The man walked into the “Donations” entrance of a local food shelf and placed his gift on the counter. A volunteer behind the counter looked at the man, looked at the donation, and looked back to the man. “Um, it’s a can opener,” said the volunteer. The donor replied, “Several years ago when I was down on my luck, I visited this place, and you were very generous.
When I arrived home, starving, I took out the contents of the bags you gave me: eleven cans of tuna, soup, green beans and sliced potatoes. But I had no can opener, so I walked to the gas station and bought a hot dog.”
What do you hunger for? Food wise? Do you love Italian or Mexican food? German or Danish food? How about Indian food? What would your favorite meal be? What would your favorite dessert be?
Let’s shift gears. What do you hunger for? Attention? Satisfaction? Remember the song, “I can’t get no satisfaction…” Or how about excitement or an adrenaline rush? Recognition for who you are or what you have done? How about safety or security?
All of us hunger for something.
Jesus knows that about us, about our human race. He knew that about His disciples and the crowds that “crowded” around Him.
In school we learn about Maslow’s Hierarchy of Needs. When our basic needs for survival are met we can focus on more intangible needs. Bread—food for daily living—is a basic need. Yet Jesus wants us to focus on more than just daily bread. He hopes we will also focus on spiritual needs, our need for salvation and eternal life.
The setting for our Gospel reading is the approaching Passover—the Jewish festival that remembered and celebrated Israel’s deliverance from Egypt and slavery. Part of the Passover meal was the Passover lamb and unleavened bread. That also called to mind the forty year track through the wilderness where God fed the people of Israel with manna—bread from heaven.
Jesus is intentional in this miraculous feeding of five thousand. God’s Spirit is intentional in its placement in Scripture and what it teaches us. Luther, in his Small Catechism, reminds us that when we pray in the Lord’s Prayer, “give us this day our daily bread,” we are not educating God about our needs. He knows them before we do. He knows our needs better than we ourselves do. We pray that petition in order to remember our dependence upon God for everything necessary for daily life.
So in one sense this miraculous feeding of five thousand teaches us that God can and does meet all our needs according to His riches in glory in Jesus. He can and does take care of us. There is no shortage of mercy and grace. There is no lack in God’s provision.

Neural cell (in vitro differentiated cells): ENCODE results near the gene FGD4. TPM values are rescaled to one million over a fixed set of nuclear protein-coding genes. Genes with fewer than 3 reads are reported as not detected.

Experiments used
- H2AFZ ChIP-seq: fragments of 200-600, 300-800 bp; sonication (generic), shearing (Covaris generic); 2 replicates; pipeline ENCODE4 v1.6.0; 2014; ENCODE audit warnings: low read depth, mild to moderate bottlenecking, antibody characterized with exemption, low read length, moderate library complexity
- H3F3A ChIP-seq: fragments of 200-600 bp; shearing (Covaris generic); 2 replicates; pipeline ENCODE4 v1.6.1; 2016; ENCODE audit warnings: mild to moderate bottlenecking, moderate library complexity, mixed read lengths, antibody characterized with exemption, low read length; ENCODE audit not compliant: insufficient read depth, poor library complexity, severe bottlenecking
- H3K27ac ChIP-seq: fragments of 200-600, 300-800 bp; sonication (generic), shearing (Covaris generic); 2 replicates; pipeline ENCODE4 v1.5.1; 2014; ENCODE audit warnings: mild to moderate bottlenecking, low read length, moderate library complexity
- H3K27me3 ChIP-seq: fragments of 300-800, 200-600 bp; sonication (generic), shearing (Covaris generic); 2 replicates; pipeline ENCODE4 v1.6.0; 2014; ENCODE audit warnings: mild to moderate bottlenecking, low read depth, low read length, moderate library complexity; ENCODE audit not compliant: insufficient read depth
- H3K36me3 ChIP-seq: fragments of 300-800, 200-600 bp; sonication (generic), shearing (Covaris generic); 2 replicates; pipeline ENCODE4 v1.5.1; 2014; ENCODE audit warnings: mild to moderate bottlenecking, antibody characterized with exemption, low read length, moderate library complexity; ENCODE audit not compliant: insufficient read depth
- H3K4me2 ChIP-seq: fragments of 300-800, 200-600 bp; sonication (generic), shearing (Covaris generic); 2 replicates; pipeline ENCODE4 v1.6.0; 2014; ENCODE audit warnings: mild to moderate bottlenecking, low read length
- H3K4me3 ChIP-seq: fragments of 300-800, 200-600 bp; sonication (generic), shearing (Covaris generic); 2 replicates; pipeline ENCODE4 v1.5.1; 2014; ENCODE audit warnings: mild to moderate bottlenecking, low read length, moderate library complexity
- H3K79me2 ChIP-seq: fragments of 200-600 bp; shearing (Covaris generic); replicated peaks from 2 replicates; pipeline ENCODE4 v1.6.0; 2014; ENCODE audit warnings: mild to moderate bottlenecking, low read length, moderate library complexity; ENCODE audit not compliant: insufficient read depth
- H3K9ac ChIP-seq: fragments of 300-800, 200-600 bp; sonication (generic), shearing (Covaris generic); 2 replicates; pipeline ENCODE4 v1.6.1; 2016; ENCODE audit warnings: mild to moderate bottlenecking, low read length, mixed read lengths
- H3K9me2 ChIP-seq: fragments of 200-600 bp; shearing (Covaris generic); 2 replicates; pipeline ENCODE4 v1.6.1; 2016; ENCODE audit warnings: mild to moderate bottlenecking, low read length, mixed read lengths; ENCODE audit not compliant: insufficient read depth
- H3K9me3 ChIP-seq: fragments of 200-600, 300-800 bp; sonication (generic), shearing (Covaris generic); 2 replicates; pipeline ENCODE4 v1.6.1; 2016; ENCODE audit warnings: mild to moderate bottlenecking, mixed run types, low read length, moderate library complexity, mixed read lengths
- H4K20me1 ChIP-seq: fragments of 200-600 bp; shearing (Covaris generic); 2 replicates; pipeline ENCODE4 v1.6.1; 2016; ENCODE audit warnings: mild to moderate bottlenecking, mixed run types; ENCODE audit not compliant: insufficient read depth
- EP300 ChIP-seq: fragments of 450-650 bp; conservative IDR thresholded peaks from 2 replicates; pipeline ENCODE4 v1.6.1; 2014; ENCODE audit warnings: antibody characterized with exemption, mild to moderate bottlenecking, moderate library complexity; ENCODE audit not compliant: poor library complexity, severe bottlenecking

But more importantly this reading teaches us to raise up our eyes and be alert to our spiritual needs. The huge crowds that gathered around Jesus wanted healings from physical diseases. Then when Jesus effortlessly feeds thousands of people in one setting in one afternoon they quickly determine to make Him their “bread king” by force. Like a quick popular vote for solid social security through an endless supply of daily bread.
But Jesus is more than a bread king. He came into our world to be our Savior and Lord. To redeem us from sin, death and the power of the devil. Jesus’ focus is huge. The crowds focus in temporal and narrow. So like us humans! We see only the immediate, the present circumstances, not forth coming consequences in the future.
Jesus’ words in John 10:10 “I came that they might have life—abundant life.”
John 5:24 “Truly, truly, I say to you, whoever hears my word and believes him who sent me has eternal life. He does not come into judgment, but has passed from death to life.”
John 17:3 “And this is eternal life, that they know You, the only true God, and Jesus Christ whom You have sent.”
Our human tendency is to shrink God down to fit our perspective. To “remake God in our image.” That tendency goes all the way back to the Garden of Eden in Genesis. But it is also evident in today’s Gospel reading. The crowds wanted a “bread king.” We often want God to meet our needs in a way that could also reduce Jesus.
Our prayer requests often amount to telling God what we want Him to do, and when and where! That is role reversal, plain and simple. God is not responsible to fulfill our wishes and submit to our will. We are called to yield to God. We need to remember that, even in our prayers.
What is, in our prayers, we were to listen to God more than we talk to God? What if, in our prayers, we were to ask God to help us understand His will and follow Him? What if, in our prayers, we were to ask God to open our eyes and ears and heart to know and follow Him? That would change and transform our prayers. That would result in a deeper relationship with God and a stronger faith. Then we would grow in our experience of sensing and knowing God’s presence with us in our every day life. That would change us. And, that, more than anything else, is our goal in prayer.
Jesus is not our bread king. He is not a puppet on a string, answer-my-prayers-my-way-in-my time sort of God. He is our Savior and Lord.
In Jesus’ name. Amen!